The National Farmers’ Union of Scotland (NFU Scotland) has said its key concerns around the creation of any new national parks is that they “will not prioritise farming or food production”.
The union’s environmental resources policy manager, Sarah Cowie, wrote in her latest blog that the Scottish government made no mention of agriculture, food production or agri-tourism in its statement on the process of appointing a new park or parks.
Yesterday (Thursday, October 12), the Scottish government began its search for the country’s next national park – inviting communities and organisations to submit their proposals.
“The key concerns NFU Scotland has around the creation of any new national park is that it will not prioritise farming or food production, even though agriculture is likely to be the predominant land use in any new park,” Cowie said.
“Disappointingly, in the statement the Scottish government released to announce the process of appointing a new park or parks, there is no mention of agriculture, food production or agri-tourism despite these being key pillars and drivers of the rural economy.
“With justification, our members are concerned that the wider impacts of national parks on their businesses aren’t being taken into account.”
NFU Scotland said its members believe the same objectives for national parks can be achieved through other existing means, such as economic development agencies, regional land use partnerships and tourism bodies.
“For farming businesses to be profitable and sustainable, they have to invest and grow, and there are real concerns that national parks are just another layer of bureaucracy which won’t deliver for those living and working in the area,” Cowie said.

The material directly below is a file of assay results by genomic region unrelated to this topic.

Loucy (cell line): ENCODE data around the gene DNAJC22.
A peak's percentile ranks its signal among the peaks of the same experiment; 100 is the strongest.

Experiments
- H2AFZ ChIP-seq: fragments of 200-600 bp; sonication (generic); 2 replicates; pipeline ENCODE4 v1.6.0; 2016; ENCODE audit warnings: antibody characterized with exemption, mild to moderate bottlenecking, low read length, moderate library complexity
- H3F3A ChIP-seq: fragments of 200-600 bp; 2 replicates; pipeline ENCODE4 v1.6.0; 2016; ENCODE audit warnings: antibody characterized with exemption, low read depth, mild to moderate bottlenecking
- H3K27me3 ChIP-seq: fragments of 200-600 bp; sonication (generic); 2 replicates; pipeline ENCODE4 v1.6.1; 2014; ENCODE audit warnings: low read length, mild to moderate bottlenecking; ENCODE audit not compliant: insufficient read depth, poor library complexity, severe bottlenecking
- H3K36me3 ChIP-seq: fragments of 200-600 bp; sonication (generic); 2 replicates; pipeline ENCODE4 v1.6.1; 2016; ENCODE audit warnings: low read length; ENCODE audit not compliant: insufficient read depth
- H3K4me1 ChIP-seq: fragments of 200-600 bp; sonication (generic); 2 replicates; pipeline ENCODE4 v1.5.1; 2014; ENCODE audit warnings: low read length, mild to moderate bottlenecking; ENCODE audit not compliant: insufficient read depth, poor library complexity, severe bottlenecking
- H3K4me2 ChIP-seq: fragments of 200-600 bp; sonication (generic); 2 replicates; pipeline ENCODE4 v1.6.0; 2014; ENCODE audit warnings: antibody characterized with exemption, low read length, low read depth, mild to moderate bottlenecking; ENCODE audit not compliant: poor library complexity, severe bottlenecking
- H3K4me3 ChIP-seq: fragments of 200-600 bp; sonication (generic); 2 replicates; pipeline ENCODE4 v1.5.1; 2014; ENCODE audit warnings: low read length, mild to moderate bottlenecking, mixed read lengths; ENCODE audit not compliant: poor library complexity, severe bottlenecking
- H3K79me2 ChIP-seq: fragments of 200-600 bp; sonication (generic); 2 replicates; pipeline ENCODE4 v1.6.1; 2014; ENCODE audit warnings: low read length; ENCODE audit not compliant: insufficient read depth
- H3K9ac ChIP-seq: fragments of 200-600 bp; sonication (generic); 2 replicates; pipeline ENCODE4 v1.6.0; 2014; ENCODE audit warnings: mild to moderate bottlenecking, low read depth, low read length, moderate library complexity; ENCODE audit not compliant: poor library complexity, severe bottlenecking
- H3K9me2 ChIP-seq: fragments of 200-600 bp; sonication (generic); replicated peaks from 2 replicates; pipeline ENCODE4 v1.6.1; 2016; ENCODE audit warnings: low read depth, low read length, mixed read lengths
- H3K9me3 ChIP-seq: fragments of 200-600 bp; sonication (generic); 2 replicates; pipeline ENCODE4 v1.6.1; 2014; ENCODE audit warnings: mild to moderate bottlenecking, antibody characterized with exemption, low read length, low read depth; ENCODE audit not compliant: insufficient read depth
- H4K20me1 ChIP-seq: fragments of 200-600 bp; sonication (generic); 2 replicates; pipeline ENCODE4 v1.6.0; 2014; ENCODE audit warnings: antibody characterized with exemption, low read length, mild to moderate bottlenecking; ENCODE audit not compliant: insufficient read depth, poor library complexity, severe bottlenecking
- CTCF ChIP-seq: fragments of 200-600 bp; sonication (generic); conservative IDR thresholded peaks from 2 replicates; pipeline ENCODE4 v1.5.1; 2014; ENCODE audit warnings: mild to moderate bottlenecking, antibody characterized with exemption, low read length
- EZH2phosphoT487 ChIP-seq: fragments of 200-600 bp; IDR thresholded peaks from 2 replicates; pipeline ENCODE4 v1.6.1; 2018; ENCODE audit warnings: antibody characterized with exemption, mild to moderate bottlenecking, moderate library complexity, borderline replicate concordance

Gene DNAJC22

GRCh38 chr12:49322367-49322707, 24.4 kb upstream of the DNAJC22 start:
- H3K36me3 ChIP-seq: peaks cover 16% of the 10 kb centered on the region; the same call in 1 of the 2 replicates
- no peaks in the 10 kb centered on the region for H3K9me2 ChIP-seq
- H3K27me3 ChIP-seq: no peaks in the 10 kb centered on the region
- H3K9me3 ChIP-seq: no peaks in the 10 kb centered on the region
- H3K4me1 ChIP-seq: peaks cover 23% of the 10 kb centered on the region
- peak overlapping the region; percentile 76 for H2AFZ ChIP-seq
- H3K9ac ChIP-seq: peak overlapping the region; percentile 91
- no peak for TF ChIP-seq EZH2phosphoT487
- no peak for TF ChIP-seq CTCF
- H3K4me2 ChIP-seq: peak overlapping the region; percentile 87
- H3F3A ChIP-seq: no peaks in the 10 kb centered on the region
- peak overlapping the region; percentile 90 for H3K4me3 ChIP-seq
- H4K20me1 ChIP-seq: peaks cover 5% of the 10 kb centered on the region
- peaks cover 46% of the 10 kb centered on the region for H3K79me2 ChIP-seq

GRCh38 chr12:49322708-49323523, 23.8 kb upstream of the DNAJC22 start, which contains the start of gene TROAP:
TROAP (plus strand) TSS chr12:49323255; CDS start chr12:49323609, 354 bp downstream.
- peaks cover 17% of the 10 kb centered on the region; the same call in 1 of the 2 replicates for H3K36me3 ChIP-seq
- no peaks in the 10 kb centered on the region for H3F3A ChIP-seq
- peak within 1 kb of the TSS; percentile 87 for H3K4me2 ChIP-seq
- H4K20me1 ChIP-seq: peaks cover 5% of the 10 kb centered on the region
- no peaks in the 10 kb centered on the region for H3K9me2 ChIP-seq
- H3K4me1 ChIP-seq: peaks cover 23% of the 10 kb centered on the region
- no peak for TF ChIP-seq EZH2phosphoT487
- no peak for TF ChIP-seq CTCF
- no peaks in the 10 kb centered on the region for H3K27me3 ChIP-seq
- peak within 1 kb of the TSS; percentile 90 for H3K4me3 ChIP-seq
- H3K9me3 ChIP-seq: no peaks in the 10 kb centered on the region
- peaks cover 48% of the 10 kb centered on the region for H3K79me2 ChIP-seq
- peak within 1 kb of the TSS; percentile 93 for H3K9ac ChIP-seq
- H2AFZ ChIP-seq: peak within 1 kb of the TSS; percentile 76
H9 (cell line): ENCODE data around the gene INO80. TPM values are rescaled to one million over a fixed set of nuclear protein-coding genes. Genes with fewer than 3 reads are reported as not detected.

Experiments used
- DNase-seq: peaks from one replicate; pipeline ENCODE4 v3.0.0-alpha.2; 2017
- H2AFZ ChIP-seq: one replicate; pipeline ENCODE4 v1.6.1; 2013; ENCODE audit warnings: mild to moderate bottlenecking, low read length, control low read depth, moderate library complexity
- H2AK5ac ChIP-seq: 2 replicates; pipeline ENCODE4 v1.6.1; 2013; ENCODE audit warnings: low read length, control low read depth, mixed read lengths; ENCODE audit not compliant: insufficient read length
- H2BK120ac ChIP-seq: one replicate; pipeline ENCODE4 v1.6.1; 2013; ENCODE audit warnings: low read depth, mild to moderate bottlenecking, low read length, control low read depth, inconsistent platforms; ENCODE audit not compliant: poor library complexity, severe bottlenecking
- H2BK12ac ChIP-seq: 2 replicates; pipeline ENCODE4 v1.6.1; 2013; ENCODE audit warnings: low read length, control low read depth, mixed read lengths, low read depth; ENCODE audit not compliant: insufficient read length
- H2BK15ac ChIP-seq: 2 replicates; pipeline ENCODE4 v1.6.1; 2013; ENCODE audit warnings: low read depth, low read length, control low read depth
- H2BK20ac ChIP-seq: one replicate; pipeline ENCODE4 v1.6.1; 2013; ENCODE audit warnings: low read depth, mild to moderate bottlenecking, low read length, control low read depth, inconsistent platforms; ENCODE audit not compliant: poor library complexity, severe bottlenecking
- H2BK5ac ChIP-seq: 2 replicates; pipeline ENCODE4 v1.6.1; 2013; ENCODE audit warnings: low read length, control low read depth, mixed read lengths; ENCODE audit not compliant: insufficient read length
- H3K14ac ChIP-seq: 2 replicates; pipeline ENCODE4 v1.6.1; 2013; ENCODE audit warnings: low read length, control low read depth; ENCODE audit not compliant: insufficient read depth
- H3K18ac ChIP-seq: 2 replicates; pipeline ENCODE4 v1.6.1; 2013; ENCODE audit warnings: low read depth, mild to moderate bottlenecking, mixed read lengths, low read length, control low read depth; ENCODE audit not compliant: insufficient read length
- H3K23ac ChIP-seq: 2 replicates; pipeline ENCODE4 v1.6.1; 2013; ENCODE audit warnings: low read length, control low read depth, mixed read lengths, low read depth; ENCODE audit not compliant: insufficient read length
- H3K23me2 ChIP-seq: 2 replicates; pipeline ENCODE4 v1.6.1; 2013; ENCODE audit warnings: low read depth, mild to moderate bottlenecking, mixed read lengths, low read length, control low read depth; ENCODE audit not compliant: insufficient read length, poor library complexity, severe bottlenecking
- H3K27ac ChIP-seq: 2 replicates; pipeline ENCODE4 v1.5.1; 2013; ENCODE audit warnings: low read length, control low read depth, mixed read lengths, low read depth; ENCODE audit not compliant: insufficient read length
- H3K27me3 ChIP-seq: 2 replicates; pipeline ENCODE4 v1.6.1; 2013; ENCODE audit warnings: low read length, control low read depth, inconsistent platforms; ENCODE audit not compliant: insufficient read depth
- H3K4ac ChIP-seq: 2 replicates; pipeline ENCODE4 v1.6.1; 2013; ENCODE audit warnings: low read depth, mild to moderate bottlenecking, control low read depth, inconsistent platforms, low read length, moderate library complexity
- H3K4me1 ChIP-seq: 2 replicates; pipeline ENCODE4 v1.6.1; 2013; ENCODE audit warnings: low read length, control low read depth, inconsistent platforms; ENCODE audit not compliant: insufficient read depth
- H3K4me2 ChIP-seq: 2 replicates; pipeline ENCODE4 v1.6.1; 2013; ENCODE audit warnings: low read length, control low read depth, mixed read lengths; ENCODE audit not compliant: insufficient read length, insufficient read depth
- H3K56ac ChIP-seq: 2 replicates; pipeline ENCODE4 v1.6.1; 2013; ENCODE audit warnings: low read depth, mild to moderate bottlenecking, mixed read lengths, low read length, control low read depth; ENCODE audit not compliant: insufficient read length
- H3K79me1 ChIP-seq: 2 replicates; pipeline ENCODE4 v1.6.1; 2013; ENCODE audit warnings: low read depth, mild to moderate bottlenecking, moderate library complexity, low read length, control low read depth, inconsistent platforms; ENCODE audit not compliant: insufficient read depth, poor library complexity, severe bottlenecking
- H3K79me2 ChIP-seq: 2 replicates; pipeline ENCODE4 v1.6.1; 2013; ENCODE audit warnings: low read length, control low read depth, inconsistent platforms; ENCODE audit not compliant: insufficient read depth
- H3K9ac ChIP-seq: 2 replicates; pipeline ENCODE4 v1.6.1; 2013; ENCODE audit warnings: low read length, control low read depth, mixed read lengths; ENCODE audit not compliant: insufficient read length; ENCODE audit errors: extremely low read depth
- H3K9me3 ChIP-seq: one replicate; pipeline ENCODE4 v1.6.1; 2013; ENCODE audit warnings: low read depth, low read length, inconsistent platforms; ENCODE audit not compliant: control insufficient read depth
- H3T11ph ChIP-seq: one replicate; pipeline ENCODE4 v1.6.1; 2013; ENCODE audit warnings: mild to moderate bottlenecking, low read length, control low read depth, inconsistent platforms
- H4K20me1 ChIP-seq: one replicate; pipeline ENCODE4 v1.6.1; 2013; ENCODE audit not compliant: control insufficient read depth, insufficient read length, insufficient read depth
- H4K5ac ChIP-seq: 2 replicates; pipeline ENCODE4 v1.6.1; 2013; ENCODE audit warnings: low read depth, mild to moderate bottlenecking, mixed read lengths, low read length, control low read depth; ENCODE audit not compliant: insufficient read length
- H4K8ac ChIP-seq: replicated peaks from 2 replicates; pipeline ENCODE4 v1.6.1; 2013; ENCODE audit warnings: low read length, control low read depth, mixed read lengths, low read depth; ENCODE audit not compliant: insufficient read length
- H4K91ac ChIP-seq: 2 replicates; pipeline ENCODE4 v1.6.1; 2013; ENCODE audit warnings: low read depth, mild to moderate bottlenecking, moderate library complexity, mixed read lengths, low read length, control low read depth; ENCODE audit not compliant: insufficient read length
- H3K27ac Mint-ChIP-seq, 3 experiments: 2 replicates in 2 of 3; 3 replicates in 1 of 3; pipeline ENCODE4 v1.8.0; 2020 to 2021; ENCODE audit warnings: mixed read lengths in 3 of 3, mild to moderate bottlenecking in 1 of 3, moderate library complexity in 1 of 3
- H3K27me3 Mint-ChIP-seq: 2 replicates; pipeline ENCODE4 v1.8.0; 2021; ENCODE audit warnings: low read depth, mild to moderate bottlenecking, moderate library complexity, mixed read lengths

The union said its members have evidence of overcrowding, congestion, irresponsible access, livestock attacks by dogs and other antisocial behaviour within national parks.
“While NFU Scotland accepts the benefits of public access, it must be managed in a balanced way with support available for land managers where there are issues,” it said.
Cowie said the union believes a balance can be struck if all views are listened to and “not just those who are fully supportive of the proposals”.
“The key step the Scottish government must take to strike this balance is to ensure lessons are learned from the mistakes of the current two national parks,” she said.
“This means farming and food production must be prioritised, the local community has meaningful involvement in decision-making, and the national park authority is properly resourced.
“Only then can there be any chance of avoiding the negative impacts that we’ve outlined.”
The deadline for submissions for aspiring national parks is February 29, 2024.
The Scottish government said that, for the first time, nominations for a new park will be driven entirely by local communities and organisations.
To meet the criteria, groups must be able to demonstrate:
- Outstanding national importance due to natural or culture heritage;
- A distinctive character and coherent identity;
- How national park status would meet the specific needs of the area;
- Evidence of local support for the proposal.
Cairngorms national park authority board convener, Sandy Bremner, said: “This is a great opportunity for communities in Scotland to join the family of national parks to tackle some of the biggest challenges around nature loss, climate change and community development.
“National park status can bring enormous benefits to a region. It offers a heightened focus on the protection and enhancement of the area’s natural and cultural heritage.
“It can attract vital support to hard-pressed communities, and bring people together to achieve inspirational change.”